Lucas Roney fondly recalls growing up on his family’s Moultrie County farm.
He enjoyed riding scooters and three wheelers with his three siblings, playing King of the Hill on hay bales and swimming in the pond.
And he worked. He walked bean fields. Baled hay and straw. And cut, split and stacked wood to heat their family’s home.
It was through those “character building” activities that Roney’s parents instilled a strong work ethic in him.
“My parents showed me how hard you have to work to have a successful farm,” he said. “Whether it was my mom stepping up and being my dad's main partner working ground or hauling grain when my grandpa died from a tractor accident when I was 10, I learned at a very young age you have to step up and fill in where you are needed no matter what the circumstances are.”
Roney, 41, serves as one of five farmers on FarmWeekNow’s CropWatchers 2.0 team. The digital team provides weekly crop reports through audio, video and photos. The team will kick off its fourth year in April.
Roney’s agricultural roots run deep.
Roney’s great grandpa bought his first piece of land in Moultrie County in 1925. He was a small-scale farmer; “a horse-trade more than anything,” Roney recalled. “He transitioned to my grandpa, and my grandpa took over more of a grain farm and renting some ground.”
The farm was then passed on to his dad, Paul Roney, who has primarily been a grain farmer with a few goats. His dad is also a past county Farm Bureau president.
On his grandma’s side of the family, Roney’s great grandpa was also a farmer. He worked laying tile by hand and met a landowner who leased him some ground. Eventually, he was able to transition into farming full-time. That land was then passed on to his uncle.
If you would have asked Roney as a child what he wanted to do when he grew up, it would have involved sports. But his perspective shifted during high school, and by the time he graduated, Roney knew he wanted to farm.
Unfortunately, Roney did not have the opportunity to go straight to farming. But he stayed involved in agriculture. He earned an agribusiness degree from Illinois State University and then went to work for ADM. He completed ADM’s grain elevator manager training program and worked as an elevator manager for seven years.
Roney enjoyed learning about different aspects of the ag industry during college and off-farm jobs.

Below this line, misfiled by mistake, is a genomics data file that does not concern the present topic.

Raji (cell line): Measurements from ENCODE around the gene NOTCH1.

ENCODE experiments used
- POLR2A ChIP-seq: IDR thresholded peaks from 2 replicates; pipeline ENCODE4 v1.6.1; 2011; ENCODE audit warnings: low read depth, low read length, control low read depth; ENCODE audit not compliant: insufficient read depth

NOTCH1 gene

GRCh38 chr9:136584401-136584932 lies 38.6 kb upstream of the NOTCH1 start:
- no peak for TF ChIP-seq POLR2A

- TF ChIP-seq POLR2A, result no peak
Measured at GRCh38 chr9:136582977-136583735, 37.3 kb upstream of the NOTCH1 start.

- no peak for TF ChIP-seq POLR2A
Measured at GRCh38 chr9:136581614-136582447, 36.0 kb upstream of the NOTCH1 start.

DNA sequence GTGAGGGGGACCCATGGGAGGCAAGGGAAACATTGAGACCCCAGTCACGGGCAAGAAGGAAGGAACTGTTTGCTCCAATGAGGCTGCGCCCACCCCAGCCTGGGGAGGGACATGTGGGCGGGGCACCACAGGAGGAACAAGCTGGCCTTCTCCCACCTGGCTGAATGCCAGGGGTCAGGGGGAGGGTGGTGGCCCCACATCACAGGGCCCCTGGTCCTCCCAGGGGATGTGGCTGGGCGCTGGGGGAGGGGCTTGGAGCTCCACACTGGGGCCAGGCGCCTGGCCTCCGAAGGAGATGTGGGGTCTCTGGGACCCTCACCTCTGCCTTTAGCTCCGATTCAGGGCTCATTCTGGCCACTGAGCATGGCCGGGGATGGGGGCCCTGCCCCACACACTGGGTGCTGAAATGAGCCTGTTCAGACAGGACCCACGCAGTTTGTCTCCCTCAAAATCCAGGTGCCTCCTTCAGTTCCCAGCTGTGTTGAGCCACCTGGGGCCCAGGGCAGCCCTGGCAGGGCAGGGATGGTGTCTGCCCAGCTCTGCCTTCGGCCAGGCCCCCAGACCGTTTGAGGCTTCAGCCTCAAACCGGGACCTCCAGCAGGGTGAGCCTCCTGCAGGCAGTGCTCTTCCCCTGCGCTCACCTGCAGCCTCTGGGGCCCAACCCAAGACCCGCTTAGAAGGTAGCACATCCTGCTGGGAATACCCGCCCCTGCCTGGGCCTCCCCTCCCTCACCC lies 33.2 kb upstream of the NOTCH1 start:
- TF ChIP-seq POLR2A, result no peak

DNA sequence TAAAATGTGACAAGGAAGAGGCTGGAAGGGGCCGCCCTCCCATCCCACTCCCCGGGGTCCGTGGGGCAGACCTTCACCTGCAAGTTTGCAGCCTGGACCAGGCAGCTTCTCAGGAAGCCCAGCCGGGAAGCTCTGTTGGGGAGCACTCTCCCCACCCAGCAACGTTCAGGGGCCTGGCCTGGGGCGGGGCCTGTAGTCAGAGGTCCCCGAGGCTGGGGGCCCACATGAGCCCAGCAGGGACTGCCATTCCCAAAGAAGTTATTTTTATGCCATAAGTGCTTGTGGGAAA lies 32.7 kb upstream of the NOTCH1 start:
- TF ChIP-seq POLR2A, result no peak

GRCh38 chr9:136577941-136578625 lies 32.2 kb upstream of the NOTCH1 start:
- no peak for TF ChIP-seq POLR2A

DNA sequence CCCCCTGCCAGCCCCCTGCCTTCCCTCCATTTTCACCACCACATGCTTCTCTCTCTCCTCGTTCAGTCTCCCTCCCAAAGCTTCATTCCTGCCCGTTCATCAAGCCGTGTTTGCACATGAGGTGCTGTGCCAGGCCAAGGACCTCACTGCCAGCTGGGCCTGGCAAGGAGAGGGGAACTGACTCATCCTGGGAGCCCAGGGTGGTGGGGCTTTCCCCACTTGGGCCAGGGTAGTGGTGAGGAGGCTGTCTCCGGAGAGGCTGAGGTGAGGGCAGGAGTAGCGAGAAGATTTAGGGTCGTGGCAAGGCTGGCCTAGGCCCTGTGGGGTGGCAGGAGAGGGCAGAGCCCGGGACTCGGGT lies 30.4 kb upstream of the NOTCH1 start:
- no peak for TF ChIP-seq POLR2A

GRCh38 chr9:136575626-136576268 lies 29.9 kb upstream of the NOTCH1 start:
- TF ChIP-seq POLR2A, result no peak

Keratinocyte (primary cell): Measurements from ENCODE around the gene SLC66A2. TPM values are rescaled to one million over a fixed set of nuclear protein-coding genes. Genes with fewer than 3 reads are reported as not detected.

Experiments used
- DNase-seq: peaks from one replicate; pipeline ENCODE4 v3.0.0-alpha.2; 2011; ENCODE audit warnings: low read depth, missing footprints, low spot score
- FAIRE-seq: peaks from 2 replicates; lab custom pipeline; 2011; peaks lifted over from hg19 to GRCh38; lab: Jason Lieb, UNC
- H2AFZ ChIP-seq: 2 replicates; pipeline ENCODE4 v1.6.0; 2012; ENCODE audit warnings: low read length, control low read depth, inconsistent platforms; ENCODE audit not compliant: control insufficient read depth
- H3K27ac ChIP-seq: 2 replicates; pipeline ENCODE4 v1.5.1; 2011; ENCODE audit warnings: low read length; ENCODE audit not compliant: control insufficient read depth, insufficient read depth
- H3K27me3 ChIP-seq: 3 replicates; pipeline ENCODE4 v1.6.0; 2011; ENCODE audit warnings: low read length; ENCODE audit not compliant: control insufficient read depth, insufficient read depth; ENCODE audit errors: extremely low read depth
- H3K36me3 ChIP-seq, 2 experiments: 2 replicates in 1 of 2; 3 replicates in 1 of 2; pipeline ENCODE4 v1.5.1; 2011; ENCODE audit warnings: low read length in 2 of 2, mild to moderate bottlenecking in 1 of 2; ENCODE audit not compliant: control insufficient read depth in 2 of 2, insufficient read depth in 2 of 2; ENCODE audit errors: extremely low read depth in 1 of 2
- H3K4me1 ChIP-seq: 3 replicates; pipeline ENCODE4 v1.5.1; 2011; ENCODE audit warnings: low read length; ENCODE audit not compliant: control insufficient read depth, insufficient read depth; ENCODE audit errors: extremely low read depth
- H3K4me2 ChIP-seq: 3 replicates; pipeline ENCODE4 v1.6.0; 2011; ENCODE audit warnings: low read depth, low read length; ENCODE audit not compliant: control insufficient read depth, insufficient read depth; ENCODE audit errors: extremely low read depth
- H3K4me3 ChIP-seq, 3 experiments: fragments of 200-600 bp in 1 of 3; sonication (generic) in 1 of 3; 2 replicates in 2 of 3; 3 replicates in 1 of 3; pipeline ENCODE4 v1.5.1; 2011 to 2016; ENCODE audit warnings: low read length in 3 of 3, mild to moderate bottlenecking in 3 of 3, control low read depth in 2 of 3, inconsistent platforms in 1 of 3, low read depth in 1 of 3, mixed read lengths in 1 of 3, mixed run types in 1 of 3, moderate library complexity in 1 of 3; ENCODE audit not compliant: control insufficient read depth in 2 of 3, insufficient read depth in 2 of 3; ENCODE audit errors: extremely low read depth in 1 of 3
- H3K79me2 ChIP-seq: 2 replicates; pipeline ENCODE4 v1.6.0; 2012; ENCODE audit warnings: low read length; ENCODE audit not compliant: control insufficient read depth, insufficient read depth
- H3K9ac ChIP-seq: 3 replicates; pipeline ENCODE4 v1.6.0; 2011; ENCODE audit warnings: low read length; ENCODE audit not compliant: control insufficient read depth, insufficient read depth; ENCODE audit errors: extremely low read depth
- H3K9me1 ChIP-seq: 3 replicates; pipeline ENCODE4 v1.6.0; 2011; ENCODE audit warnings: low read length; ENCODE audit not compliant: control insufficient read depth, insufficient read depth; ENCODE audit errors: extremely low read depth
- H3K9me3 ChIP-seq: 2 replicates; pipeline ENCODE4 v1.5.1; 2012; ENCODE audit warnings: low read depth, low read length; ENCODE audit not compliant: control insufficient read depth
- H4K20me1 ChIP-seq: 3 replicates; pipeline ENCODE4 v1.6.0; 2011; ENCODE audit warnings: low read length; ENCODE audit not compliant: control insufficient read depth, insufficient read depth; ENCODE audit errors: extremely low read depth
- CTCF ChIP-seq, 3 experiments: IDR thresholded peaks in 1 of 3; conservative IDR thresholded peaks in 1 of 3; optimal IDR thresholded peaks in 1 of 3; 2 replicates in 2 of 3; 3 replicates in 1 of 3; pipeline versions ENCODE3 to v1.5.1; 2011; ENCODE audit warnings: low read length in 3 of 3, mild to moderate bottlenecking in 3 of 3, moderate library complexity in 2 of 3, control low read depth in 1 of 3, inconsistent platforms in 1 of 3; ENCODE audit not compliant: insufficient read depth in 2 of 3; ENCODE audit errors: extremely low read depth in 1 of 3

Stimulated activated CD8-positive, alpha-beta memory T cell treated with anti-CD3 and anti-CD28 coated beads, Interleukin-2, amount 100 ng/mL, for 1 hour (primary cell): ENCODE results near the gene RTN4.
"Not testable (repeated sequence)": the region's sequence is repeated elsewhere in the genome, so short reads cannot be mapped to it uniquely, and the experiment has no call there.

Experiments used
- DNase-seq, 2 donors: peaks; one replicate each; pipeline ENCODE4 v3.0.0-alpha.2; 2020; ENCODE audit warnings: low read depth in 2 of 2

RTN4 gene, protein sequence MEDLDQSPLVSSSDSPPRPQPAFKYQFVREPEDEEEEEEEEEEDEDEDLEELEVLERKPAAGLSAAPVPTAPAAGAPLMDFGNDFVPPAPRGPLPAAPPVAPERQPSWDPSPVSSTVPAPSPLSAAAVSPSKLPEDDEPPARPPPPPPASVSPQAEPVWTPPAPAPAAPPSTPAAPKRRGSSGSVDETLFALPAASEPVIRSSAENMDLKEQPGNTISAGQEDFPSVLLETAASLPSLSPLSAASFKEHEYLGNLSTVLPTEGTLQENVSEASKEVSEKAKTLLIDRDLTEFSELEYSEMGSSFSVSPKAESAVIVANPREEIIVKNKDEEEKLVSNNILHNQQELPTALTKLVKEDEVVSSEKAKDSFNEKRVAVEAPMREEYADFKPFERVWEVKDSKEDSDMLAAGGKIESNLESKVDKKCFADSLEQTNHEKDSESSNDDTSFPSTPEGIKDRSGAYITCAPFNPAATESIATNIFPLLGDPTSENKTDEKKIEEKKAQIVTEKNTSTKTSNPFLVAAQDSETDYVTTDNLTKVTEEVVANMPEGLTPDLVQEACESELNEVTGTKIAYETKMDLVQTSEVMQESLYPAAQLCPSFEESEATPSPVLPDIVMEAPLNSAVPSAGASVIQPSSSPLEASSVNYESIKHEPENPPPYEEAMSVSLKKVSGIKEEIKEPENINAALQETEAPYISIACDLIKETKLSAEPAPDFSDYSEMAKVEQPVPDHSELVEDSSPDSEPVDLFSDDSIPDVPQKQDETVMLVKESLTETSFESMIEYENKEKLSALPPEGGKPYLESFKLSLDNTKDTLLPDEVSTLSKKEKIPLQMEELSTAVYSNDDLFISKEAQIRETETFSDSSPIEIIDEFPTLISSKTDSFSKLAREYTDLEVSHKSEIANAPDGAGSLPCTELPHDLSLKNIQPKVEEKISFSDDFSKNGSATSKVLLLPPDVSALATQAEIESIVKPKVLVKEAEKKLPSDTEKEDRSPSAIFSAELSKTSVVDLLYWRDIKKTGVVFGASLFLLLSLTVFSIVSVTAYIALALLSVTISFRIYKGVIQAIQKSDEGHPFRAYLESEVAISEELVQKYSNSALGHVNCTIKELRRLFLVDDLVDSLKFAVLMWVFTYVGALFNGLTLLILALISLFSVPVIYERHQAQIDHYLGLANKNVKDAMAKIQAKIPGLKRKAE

“It has made me a more well-rounded person and farmer,” he said. But he worked every job with his ultimate goal in mind – get back to the farm.
When Roney’s uncle was ready to slow down, he offered Roney the opportunity to join the farm. He and his wife, Sarah, only had one child at the time, so between planting, harvest and spraying, he continued some work at ADM.
For three years, Roney traveled the country working with crop insurance groups to integrate grain marketing. Having the role at ADM allowed him to have more working capital and invest more into his farm.
Soon after, Roney also had the chance to farm with his dad and he was faced with another challenge — balancing his dad and uncle’s different farming philosophies.
“They let me make decisions but all three of us had to work together,” he said. “We had a common goal and found a way to get to the finish line. Now it’s seamless; it feels like we’ve done it all of our lives now.”
Roney continues to grow corn and soybeans, as well as raise a few goats. He’s also fortunate to still have the help of his dad and uncle. His mom also fills in as a driver during the busy seasons.
Roney and Sarah have four children, Nolan, Landon, Emersyn and Maddex. They are involved in baseball, basketball and soccer, as well as anything that involves being outside.
“I tell my kids all the time that first we work, then we play,” he said. “I am still a kid at heart but realize if we don't put in the work, we won't have the opportunity to have much fun.”
With two of their sons showing an interest in farming, Roney makes his management decisions a little differently. He started incorporating cover crops to better conserve the land, soil and nutrients for future generations.
“I hope there’s enough land to support both of them,” he shared. “I’m willing to take a lesser role to allow them to do that if that’s necessary. The success stories that I’ve seen as far as transitions is the older generation doesn’t have a problem taking the back seat but also give advice.”